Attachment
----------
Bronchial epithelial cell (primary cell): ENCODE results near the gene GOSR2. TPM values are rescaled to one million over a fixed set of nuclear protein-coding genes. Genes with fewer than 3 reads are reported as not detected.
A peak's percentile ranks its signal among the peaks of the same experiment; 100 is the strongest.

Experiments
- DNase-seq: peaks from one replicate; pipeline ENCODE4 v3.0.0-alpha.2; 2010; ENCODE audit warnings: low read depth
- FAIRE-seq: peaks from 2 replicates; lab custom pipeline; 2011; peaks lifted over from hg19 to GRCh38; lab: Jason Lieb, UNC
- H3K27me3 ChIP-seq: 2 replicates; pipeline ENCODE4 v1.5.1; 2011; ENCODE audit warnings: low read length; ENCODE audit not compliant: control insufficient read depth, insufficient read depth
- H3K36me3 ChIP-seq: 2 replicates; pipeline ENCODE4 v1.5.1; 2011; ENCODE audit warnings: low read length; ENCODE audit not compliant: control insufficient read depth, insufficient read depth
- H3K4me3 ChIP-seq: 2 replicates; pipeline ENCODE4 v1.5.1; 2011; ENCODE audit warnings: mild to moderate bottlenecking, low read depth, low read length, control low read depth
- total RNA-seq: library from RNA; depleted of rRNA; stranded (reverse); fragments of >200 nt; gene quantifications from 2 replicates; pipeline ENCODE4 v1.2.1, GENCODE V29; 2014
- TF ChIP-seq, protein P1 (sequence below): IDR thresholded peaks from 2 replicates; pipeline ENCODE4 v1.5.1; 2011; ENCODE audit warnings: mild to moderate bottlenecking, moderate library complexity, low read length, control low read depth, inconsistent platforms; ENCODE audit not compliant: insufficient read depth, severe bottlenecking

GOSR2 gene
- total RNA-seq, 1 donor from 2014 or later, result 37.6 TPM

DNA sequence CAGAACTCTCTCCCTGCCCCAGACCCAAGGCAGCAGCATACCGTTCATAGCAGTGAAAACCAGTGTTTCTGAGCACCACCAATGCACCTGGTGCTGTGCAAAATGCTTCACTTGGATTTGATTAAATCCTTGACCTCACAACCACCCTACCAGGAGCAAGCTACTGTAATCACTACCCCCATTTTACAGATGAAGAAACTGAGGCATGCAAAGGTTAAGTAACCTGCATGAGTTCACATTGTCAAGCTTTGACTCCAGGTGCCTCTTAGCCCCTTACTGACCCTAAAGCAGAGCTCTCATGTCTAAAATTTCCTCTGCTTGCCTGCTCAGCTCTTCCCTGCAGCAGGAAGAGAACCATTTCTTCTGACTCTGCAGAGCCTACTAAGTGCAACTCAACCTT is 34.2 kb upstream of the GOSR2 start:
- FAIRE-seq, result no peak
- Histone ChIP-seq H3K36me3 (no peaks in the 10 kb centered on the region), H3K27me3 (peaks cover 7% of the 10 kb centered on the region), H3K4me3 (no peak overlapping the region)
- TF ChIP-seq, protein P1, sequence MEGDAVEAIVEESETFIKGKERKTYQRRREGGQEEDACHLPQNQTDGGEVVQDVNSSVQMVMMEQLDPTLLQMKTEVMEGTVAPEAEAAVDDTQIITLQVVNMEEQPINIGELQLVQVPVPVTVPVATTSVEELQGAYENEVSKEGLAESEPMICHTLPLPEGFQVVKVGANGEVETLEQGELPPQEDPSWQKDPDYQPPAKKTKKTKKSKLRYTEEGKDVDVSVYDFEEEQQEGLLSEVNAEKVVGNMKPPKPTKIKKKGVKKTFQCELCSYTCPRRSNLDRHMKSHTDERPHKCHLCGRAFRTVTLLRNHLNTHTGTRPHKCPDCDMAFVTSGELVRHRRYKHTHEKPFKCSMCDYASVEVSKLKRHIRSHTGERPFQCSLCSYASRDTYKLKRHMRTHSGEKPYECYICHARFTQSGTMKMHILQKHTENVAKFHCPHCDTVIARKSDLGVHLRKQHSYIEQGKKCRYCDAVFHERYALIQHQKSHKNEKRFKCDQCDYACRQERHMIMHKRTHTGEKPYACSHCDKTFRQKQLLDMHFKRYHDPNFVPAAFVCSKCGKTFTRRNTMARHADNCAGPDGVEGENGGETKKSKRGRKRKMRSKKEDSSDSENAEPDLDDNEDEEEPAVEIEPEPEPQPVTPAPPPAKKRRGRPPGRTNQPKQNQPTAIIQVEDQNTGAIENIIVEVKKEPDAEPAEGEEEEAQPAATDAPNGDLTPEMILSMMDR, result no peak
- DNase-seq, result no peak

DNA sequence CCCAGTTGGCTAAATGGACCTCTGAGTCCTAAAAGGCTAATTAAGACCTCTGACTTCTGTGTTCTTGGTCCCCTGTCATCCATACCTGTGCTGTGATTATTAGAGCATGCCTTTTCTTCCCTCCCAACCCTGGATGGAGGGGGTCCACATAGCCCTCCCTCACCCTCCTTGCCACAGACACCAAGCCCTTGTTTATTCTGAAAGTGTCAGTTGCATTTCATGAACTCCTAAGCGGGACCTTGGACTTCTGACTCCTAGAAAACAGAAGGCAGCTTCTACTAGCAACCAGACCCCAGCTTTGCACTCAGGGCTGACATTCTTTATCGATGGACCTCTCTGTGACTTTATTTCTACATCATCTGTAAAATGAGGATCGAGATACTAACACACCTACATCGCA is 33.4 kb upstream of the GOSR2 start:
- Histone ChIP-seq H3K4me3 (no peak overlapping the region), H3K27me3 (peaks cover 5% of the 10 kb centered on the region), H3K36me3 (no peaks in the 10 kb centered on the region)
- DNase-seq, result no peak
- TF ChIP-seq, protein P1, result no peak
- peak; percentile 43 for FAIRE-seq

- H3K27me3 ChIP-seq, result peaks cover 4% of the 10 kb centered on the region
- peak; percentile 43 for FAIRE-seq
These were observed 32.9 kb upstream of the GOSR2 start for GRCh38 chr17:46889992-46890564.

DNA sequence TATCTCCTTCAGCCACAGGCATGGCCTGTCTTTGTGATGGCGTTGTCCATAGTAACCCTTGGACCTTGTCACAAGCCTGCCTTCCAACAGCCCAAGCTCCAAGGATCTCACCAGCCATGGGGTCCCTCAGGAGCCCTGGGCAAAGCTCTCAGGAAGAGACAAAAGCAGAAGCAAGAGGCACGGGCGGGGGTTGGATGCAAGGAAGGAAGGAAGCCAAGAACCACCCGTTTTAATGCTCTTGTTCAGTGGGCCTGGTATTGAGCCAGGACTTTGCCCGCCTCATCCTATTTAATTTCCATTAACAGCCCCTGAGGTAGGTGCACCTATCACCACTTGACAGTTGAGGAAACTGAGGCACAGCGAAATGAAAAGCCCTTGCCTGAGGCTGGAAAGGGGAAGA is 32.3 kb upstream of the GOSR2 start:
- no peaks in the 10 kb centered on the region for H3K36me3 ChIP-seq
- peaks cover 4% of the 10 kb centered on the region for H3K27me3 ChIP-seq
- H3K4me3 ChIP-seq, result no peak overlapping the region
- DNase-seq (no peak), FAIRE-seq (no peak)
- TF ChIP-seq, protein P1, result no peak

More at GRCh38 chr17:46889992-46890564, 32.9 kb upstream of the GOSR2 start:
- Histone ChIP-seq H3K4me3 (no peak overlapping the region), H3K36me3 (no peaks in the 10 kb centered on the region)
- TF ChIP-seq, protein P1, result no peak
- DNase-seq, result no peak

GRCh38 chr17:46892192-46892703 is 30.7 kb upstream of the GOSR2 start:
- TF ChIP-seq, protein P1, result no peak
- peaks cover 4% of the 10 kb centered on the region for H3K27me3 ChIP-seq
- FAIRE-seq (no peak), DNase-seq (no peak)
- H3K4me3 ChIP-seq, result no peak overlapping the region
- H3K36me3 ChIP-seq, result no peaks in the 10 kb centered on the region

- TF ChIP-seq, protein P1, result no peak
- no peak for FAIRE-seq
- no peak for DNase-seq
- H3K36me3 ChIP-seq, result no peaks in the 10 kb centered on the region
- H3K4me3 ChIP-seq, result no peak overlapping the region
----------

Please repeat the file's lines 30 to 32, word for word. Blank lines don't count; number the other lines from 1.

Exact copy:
- DNase-seq (no peak), FAIRE-seq (no peak)
- TF ChIP-seq, protein P1, result no peak

More at GRCh38 chr17:46889992-46890564, 32.9 kb upstream of the GOSR2 start: